« Reply #9 on: June 21, 2009, 04:07:55 am »
Man, C can be so weird! It now compiles, except for the fact that it tells me that I'm returning the address of a local variable (so I just put it outside the function but I wanted to mention it anyway). Thanks again, pal.

Offline AGP

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Re: Very Very Simple C Question
« Reply #10 on: June 21, 2009, 04:21:13 am »
Oh, and while (cursor->next != NULL) is giving me a "NULL undeclared; first use in this function" message (same for lower-case). So what's the C equivalent? I think I do remember testing for 0 or something but a quick Google seems to have suggested I could use NULL. But gcc won't take it, so what's the equivalent?

Offline AGP

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Re: Very Very Simple C Question
« Reply #11 on: June 21, 2009, 04:25:14 am »
Including stdio.h did it. So thanks again.

Offline AGP

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Re: Very Very Simple C Question
« Reply #12 on: June 22, 2009, 12:52:55 am »
OK, here's another question: why doesn't
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if(*cursor->canvas < strlen(cursor->canvas))work? It seems to crash my program (no message, I just have to CTRL-C out of it).

Offline paulscode

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Re: Very Very Simple C Question
« Reply #13 on: June 22, 2009, 02:18:27 am »
In this case, you are reading the first character of a string pointed to by a char*, and comparing that char to the length of the string.  The problem is probably related to type-casting, comparing a char to an int, or something along those lines (I'm actually surprised this compiles).  However, I assume that is not what you are trying to do here.  What do you want to figure out with this if statement?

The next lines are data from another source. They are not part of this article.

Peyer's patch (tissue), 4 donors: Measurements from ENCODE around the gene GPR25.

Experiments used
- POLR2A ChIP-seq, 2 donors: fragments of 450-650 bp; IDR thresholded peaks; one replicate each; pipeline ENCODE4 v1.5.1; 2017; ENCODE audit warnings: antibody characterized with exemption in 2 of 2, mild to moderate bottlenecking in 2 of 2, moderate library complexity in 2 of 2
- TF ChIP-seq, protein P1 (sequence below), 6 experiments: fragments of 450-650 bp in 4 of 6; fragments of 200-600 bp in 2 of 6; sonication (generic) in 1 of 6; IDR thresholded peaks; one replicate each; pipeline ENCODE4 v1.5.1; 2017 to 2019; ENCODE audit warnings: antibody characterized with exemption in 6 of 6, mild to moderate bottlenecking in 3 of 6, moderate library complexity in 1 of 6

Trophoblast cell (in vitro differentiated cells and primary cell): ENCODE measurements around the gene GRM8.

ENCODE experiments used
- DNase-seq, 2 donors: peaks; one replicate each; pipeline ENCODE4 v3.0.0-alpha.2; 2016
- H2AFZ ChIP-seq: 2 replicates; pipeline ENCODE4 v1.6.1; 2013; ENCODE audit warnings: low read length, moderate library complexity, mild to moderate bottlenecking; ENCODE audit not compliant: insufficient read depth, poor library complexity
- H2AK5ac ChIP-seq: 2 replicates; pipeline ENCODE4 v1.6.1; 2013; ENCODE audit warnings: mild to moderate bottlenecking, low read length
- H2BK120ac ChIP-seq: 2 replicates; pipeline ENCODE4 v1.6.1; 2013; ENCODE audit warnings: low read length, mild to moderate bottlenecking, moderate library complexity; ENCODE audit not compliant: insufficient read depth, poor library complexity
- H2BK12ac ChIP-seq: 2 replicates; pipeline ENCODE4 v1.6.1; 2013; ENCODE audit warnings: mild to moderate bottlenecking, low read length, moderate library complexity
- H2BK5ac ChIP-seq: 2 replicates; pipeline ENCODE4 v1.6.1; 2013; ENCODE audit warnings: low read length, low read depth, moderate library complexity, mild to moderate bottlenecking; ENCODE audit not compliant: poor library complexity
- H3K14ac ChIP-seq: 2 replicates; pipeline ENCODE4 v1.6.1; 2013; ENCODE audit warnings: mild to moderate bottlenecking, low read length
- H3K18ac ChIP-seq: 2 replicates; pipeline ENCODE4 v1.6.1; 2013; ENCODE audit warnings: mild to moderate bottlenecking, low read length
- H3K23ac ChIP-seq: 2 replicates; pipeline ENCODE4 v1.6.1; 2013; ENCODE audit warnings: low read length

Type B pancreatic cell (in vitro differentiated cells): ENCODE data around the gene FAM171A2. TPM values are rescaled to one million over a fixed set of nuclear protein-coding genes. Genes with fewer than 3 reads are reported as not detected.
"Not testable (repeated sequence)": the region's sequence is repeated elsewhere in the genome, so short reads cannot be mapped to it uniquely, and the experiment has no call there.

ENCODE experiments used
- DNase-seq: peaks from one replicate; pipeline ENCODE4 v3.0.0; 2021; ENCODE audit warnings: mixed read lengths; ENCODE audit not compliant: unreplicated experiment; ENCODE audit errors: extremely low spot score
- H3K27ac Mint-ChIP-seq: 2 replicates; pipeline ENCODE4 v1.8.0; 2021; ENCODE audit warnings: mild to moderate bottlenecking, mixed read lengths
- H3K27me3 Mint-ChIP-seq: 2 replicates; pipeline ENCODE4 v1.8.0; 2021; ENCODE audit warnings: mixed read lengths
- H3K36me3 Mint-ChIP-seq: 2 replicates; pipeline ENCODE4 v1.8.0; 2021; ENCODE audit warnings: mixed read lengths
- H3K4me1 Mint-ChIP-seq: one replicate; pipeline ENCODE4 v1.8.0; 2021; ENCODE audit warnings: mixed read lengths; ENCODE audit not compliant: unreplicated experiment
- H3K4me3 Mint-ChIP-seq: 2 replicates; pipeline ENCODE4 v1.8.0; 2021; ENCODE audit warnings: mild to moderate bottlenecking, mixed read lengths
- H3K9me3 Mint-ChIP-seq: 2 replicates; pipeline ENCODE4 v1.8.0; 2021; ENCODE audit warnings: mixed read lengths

Offline AGP

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Re: Very Very Simple C Question
« Reply #14 on: June 22, 2009, 03:30:11 am »
I thought this represented the index in the char array, or why would *cursor->canvas++ be possible? It must then be the char, and the compiler treats *cursor->canvas++ as a shortcut to increasing the index. What I needed ws to tell it not to go outside the bounds of the string, so I changed the code to keep track via a separate int.

EDIT: But the source of the crash had actually been strlen itself, since the string for a reason I hadn't seen was NULL.
« Last Edit: June 22, 2009, 07:36:33 am by AGP »